forrest-svn mailing list archives

Site index · List index
Message view « Date » · « Thread »
Top « Date » · « Thread »
From cross...@apache.org
Subject svn commit: r230622 - /forrest/trunk/site-author/content/xdocs/committed.xml
Date Sun, 07 Aug 2005 02:21:56 GMT
Author: crossley
Date: Sat Aug  6 19:21:52 2005
New Revision: 230622

URL: http://svn.apache.org/viewcvs?rev=230622&view=rev
Log:
Split long paragraphs to emphasise each topic.
Minor text tweaks.

Modified:
    forrest/trunk/site-author/content/xdocs/committed.xml

Modified: forrest/trunk/site-author/content/xdocs/committed.xml
URL: http://svn.apache.org/viewcvs/forrest/trunk/site-author/content/xdocs/committed.xml?rev=230622&r1=230621&r2=230622&view=diff
==============================================================================
--- forrest/trunk/site-author/content/xdocs/committed.xml (original)
+++ forrest/trunk/site-author/content/xdocs/committed.xml Sat Aug  6 19:21:52 2005
@@ -38,9 +38,10 @@
     <p>Committer is an Apache term used to signify someone who is 
       committed to a particular project and who is invited to be part of 
       the core group within the project that ensures the project's vitality 
-      (represented by the PMC, Project Management Committee).  One thing 
+      (represented by the PMC, Project Management Committee).</p>
+    <p>One thing 
       that is sometimes hard to understand when you are new to the
-      Apache Way<sup>1</sup>
+      Apache Way<sup><a href="#references">1</a></sup>
       is that we don't really care about code, it is the 
       community we care about. This is because a strong and healthy 
       community will usually generate strong and healthy code.  As a result 
@@ -62,16 +63,18 @@
     </section>
     <section id="becoming">
     <title>Becoming a Committer</title>
-    <p>There is nothing within Apache that says you must write code 
+    <p>There is nothing at The Apache Software Foundation that says you must write
code 
       in order to be a committer. Anyone who is supportive of the community 
       and works in any of the CoPDoC areas is a likely candidate for 
-      committership. Apache is a meritocracy. That is, once someone has 
-      contributed sufficiently to any area of  CoPDoC they can be voted in 
+      committership.</p>
+    <p>Apache is a meritocracy. That is, once someone has 
+      contributed sufficiently to any area of CoPDoC they can be voted in 
       as a committer. Being a committer does not mean you commit code, it 
-      means you are committed to the project.  One of the key contributions 
+      means you are committed to the project.</p>
+    <p>One of the key contributions 
       people can make to the community is through the support of a wide 
-      user base by assisting users on the user list,  writing user oriented 
-      docs and ensuring the user viewpoint is understood by all devs. A 
+      user base by assisting users on the user list, writing user oriented 
+      docs and ensuring the user viewpoint is understood by all developers. A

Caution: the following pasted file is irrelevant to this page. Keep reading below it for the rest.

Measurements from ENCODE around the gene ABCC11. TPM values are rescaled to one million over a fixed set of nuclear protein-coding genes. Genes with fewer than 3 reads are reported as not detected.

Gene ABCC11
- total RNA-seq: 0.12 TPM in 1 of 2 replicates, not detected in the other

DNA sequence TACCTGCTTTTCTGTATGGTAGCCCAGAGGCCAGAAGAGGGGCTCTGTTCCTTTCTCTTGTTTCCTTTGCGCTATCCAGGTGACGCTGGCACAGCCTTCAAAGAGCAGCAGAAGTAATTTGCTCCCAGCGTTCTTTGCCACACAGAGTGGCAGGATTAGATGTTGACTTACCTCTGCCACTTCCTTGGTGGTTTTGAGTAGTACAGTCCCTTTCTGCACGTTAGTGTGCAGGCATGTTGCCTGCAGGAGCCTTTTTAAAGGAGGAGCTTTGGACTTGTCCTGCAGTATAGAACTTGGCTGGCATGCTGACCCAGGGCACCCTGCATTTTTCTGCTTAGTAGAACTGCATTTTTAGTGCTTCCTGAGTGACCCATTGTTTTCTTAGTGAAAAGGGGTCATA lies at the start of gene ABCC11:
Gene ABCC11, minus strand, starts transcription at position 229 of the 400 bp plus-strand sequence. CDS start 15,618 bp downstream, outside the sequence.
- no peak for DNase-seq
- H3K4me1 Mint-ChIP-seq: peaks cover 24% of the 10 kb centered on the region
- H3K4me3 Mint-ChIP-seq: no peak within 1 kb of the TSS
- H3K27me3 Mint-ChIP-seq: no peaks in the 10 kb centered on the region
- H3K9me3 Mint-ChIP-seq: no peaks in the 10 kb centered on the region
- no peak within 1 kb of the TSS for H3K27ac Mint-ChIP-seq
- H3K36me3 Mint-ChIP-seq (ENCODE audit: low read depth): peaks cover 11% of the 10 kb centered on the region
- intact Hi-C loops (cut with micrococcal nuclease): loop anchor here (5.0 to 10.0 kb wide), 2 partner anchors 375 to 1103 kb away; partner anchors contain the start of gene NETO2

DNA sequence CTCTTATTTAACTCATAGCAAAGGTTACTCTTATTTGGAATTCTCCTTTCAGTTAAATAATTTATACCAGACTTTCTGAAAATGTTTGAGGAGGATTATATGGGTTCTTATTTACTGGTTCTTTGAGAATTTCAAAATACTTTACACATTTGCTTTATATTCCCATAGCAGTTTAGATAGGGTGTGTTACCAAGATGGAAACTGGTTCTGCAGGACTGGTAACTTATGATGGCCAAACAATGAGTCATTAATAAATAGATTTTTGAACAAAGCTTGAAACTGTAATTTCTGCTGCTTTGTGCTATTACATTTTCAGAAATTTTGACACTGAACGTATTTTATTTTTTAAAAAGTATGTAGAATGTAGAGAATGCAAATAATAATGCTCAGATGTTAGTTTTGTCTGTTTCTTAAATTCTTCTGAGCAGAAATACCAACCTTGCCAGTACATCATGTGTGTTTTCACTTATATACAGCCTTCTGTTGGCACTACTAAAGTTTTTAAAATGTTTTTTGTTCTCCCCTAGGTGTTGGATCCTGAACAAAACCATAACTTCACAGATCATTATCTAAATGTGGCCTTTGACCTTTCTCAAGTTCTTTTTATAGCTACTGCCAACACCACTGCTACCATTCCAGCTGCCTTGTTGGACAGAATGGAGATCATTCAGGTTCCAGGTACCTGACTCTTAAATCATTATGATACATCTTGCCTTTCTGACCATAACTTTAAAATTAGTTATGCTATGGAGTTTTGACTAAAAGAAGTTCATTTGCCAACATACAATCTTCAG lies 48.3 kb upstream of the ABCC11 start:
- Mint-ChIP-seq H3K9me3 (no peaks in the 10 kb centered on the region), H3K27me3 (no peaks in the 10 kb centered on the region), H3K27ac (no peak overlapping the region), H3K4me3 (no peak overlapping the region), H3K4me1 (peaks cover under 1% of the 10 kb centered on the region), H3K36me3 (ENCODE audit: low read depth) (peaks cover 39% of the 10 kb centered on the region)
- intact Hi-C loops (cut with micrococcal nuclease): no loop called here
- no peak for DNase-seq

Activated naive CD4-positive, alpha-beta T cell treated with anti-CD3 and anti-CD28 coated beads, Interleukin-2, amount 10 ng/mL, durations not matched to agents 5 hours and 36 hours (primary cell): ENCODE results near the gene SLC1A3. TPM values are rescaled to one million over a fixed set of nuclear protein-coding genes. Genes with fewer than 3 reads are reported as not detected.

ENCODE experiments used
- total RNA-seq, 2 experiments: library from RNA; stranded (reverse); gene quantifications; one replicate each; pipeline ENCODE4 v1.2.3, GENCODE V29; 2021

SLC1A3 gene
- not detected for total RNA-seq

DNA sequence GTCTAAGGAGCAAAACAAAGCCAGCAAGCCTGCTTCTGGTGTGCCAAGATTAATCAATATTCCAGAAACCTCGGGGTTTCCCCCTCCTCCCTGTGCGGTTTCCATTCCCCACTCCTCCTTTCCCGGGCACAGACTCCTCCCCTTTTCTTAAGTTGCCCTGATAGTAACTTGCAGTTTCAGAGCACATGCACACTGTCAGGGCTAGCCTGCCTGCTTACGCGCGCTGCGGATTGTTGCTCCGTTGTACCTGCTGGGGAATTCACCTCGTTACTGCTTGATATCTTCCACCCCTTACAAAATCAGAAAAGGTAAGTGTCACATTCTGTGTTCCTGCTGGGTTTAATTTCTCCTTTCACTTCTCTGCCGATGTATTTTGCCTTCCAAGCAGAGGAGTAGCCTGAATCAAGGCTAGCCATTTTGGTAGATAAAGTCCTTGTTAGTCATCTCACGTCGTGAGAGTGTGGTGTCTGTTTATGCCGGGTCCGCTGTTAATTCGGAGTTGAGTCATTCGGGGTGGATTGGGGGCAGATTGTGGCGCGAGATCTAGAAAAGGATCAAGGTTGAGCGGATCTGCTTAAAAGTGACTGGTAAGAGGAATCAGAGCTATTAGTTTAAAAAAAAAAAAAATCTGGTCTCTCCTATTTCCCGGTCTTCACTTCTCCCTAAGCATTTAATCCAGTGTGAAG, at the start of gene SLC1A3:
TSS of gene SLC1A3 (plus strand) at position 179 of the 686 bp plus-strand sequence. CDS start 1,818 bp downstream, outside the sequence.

main idea behind being a committer is the ability to be a mentor and 
       to work cooperatively with your peers.</p>
     <p>The following diagram shows the progression of a user to a 
@@ -79,7 +82,7 @@
     <p><img alt="committer path" src="committed-1.png"/></p>
     <p>Meritocracy progresses this way
       <code>------------> ------------------------></code></p>
-    <p>Note that this is not a heirarchy, it is a progression from a 
+    <p>Note that this is not a hierarchy, it is a progression from a 
       broad user base from which those that wish to to contribute to the 
       ongoing development of the project (again, through any aspect of 
       CoPDoC, not just coding) can become involved as developers.  From 
@@ -89,22 +92,24 @@
     <section id="discussion">
     <title>Adding to the discussions</title>
     <p>Discussion leads to a clearer community understanding of the 
-      project's goals and objectives and also of how the community works.  
-      Of course, there has to be a balance between too much chat and not 
+      project's goals and objectives and also of how the community works.</p>
+    <p>  
+      Of course, there needs to be a balance between too much chat and not 
       enough code.  If something is easy to do in code and does not impact 
       the overall product (such as a bug fix) then just go ahead and do it. 
-      However, if something is to introduce a new feature it is best to 
+      However, if something is to introduce a new feature, then it is best to 
       introduce your idea to the community via an email to the dev mail 
       list first. In this introduction you should outline why you want to 
       do something, how you propose to do it (pseudo code is a good way of 
-      expressing this) and ask for comments. Any comments you receive will 
-      help you fine tune your design and, in many cases, produce a quicker, 
+      expressing this) and ask for comments. Any comments received will 
+      help to fine tune the design and, in many cases, produce a quicker, 
       more elegant solution (this is the benefit of many eyes on a 
-      solution). In Apache the absence of comments from others does not 
+      solution).</p>
+    <p>The absence of comments from others does not 
       mean it is not a good idea, in fact the reverse is true, it means 
       nobody has any objection or anything to add. It is only if people 
       respond that you need to discuss further. Once the discussion reaches 
-      consensus then coding can proceed. Once you have implicit or explicit 
+      consensus then coding can accelerate. Once you have implicit or explicit 
       approval for your contribution just go ahead and do it. Be sure to 
       document what you have done whilst you are at it. Without 
       documentation (comments in code, mailing list discussion and user 



Mime
View raw message